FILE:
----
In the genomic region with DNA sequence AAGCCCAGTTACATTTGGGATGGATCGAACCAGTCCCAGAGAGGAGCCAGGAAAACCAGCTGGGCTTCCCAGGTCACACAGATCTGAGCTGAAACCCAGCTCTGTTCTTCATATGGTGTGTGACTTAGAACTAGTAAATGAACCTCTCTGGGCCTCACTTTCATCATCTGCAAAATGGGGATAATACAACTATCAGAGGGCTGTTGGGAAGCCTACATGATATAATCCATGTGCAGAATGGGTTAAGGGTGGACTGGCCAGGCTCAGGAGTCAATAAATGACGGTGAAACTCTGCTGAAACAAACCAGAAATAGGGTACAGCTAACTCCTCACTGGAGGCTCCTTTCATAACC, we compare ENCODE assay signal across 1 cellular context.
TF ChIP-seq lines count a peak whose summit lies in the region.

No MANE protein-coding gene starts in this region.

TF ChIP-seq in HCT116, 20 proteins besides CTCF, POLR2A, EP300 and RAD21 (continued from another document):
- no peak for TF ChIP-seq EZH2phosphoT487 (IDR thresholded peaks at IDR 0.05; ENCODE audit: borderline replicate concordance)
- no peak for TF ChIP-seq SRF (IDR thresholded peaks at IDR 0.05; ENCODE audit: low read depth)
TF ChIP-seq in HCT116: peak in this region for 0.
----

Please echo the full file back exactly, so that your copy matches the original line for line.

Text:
In the genomic region with DNA sequence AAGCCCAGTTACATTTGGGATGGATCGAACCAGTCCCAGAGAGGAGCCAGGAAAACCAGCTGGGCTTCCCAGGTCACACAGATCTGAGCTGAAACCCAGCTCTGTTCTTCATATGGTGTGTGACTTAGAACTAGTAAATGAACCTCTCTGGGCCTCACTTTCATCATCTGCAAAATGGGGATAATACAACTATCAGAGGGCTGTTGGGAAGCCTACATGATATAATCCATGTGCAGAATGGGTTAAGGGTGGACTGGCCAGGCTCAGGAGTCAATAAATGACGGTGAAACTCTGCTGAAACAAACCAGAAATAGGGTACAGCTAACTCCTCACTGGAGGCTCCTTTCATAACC, we compare ENCODE assay signal across 1 cellular context.
TF ChIP-seq lines count a peak whose summit lies in the region.

No MANE protein-coding gene starts in this region.

TF ChIP-seq in HCT116, 20 proteins besides CTCF, POLR2A, EP300 and RAD21 (continued from another document):
- no peak for TF ChIP-seq EZH2phosphoT487 (IDR thresholded peaks at IDR 0.05; ENCODE audit: borderline replicate concordance)
- no peak for TF ChIP-seq SRF (IDR thresholded peaks at IDR 0.05; ENCODE audit: low read depth)
TF ChIP-seq in HCT116: peak in this region for 0.